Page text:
Chaperones in Protein Folding

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Chaperones in Protein Folding

Chaperones are a family of proteins having functional similarities which play a vital role in the stabilization of unfolded proteins. This stabilization helps in many processes such as translocation, degradation, and folding. Chaperones protect proteins when they are undergoing the process of folding by shielding them from other proteins that might bind and hamper the process.

The chaperones system consists of molecular chaperones, co-chaperones, chaperone co-factors, and chaperone interactors and receptors that might form functional networks. Molecular chaperones are proteins that have been classified by molecular weight into different groups from the smallest (<35 kDa) to the very large (over 200 kDa). They are omnipresent; they are seen in all cells, tissues, and organs with very few exceptions. Furthermore, they are present in the various compartments of the eukaryotic cell, nucleus, cytosol, and organelles such as mitochondria and chloroplasts. Along with this, they are also present in the prokaryotic cell cytoplasm and periplasm.

Chaperones carry out their activity by redirecting aggregation towards globular, amorphous oligomers. In addition, they are often able to subdue the cytotoxic effects of protein aggregates after these are formed. They are also involved in the regulation of their own genes and in the presentation of proteins meant for degradation by proteases.

Properties of chaperones:

  • Molecular chaperones interact with unfolded or partially folded protein subunits, e.g., nascent chains emerging from the ribosome or extended chains being translocated throughout subcellular membranes
  • They do not interact with native proteins, nor they form part of the final folded structures
  • Some chaperones are non-specific and interact with a wide variety of polypeptide chains but others are restricted to specific targets
  • Essential for viability, their expression usually increases with cellular stress

Types of chaperones:

There are several families of chaperones and each possesses different functions. Although constitutively expressed under balanced growth conditions, many chaperones are triggered upon heat shock or other stresses that increase cellular protein misfolding (including heterologous protein expression) and are thus classified as stress or heat shock proteins (Hsps). Molecular chaperones have been divided into three functional subclasses based on their mode of action. ‘Folding’ chaperones e.g., DnaK and GroEL depend on ATP-driven conformational changes to bring about the net folding/unfolding of their substrates. ‘Holding’ chaperones e.g., Hsp33, Hsp31, and IbpB maintain partially folded proteins on their surface in order for the folding chaperones to be available. And the third type of chaperone e.g., ClpB promotes the solubilization of proteins that have become aggregated as a result of stress. The name Hsp- heat shock proteins were given after these proteins were discovered in a bacterium. These bacteria produced a greater number of these proteins in stressful conditions like high temperature, pH variation, and hypoxic conditions.

Hsp70:

The Hsp70 chaperone proteins are folding stimulators that aid in many kinds of folding processes such as refolding of misfolded aggregated proteins, folding and assembling of new proteins. These proteins are monomeric and contain N and C terminals. The N terminal has ATPase while the C terminal is responsible for binding with the substrate. The C terminal opens and binds to the substrate when ATP hydrolysis occurs at the N terminal. Hsp70 recognizes the extended region of an unfolded polypeptide; this extended region consists of many hydrophobic residues. The binding of Hsp70 prevents the aggregation of these proteins.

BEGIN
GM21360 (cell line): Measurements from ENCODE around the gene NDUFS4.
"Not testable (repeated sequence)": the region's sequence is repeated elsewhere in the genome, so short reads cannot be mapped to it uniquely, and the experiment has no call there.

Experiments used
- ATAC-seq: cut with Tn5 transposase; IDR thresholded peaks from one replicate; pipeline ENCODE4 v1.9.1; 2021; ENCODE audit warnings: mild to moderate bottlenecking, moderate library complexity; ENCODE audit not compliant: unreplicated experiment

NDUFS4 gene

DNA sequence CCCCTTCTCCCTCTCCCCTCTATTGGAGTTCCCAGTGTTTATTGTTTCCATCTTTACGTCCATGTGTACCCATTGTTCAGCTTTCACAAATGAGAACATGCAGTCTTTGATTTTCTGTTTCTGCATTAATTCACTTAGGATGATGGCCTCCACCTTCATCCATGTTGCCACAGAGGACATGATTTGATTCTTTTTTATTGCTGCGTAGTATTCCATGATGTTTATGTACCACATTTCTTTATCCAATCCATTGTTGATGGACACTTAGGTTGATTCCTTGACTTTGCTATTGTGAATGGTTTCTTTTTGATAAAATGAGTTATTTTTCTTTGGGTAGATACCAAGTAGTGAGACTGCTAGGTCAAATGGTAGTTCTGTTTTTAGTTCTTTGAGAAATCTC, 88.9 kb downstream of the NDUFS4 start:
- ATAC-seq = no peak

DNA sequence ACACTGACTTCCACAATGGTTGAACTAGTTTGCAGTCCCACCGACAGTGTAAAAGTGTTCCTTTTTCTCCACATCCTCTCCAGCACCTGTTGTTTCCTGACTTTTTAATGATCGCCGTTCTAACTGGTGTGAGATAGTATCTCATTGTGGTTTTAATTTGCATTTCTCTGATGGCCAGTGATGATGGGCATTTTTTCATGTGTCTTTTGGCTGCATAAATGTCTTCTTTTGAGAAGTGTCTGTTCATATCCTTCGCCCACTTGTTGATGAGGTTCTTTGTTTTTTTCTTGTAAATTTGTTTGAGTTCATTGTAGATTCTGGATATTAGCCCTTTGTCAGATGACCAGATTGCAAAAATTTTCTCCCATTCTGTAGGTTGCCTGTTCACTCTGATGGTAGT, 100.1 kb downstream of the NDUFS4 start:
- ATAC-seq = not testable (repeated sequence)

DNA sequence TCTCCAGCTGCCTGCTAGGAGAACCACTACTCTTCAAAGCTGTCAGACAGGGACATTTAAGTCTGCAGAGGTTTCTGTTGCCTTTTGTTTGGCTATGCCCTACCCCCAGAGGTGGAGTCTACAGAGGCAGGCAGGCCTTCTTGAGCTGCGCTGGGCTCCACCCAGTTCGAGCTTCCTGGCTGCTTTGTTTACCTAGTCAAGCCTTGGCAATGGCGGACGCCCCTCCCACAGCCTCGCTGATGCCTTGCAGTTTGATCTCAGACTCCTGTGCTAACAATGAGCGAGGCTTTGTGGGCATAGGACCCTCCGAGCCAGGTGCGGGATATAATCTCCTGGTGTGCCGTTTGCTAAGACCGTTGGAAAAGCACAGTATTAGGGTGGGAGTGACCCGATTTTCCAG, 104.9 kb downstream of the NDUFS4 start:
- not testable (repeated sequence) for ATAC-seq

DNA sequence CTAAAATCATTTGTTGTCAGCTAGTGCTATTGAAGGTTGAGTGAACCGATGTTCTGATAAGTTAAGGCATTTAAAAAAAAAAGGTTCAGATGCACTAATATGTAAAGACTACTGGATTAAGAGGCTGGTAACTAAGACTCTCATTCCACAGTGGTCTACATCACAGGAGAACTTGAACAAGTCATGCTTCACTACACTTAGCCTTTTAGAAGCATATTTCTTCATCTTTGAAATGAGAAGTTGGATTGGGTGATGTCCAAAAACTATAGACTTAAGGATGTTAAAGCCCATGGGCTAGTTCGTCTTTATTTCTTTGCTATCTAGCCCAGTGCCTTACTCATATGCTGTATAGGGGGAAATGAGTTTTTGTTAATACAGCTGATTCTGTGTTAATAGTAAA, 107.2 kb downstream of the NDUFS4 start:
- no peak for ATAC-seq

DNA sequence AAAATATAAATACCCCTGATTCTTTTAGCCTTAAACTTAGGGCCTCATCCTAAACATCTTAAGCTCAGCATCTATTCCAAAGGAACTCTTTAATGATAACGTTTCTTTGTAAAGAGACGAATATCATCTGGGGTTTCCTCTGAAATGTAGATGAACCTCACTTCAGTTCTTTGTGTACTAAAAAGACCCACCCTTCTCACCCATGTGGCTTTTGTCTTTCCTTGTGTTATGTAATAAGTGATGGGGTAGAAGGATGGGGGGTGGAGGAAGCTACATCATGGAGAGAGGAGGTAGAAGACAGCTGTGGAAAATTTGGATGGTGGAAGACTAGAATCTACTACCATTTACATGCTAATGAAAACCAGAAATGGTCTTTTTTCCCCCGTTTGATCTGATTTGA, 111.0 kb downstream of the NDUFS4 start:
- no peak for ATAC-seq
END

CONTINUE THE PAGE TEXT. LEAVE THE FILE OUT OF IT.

Hsp60:

Similar to Hsp70, Hsp60 chaperone proteins are also capable of binding to exposed hydrophobic residues to form aggregates that are stable but inactive. These proteins do not take part in preventing aggregation, but instead, function to quarantine and isolate unfolded proteins. This activity of isolation prevents the polypeptide chain from aggregating into clumps with other chains within the cytoplasm. Hsp60 contains 14 different protein components. These proteins form two rings made of 7 proteins each of which are placed on top of each other. Unfolded proteins are then able to fold without aggregating with other unfolded proteins within these rings and without the interference from Hsp70.

REFERENCES

1.        Paladino, L. et al. The Role of Molecular Chaperones in Virus Infection and Implications for Understanding and Treating COVID-19. J. Clin. Med. 9, 3518 (2020).

2.        François Baneyx. 2008.pdf.

3.        Goodsell, D. S. Chaperones. RCSB Protein Data Bank (2002) doi:10.2210/rcsb_pdb/mom_2002_8.

4.        Allen, W. J., Phan, G. & Waksman, G. Structural biology of periplasmic chaperones. Advances in protein chemistry and structural biology vol. 78 (Elsevier, 2009).

5.        Kaufman, R. J. & Popolo, L. Protein Synthesis, Processing, and Trafficking. Hematology: Basic Principles and Practice (Elsevier Inc., 2018). doi:10.1016/B978-0-323-35762-3.00005-6.

6.        Macario, A. J. L. & Conway de Macario, E. Chaperone Proteins and Chaperonopathies. in Encyclopedia of Stress (Second Edition) (ed. Fink, G.) 438–444 (Academic Press, 2007). doi:https://doi.org/10.1016/B978-012373947-6.00075-1.

7.        Breydo, L., Redington, J. M. & Uversky, V. N. Effects of Intrinsic and Extrinsic Factors on Aggregation of Physiologically Important Intrinsically Disordered Proteins. International Review of Cell and Molecular Biology vol. 329 (Elsevier Inc., 2017).

8.        Simmons, H. What are Chaperone Proteins? News Med. Life Sci. 1–5 (2019).

Authored by Gandhali Vichare, Batch 20, Biocon KGI Certificate Program in Biosciences

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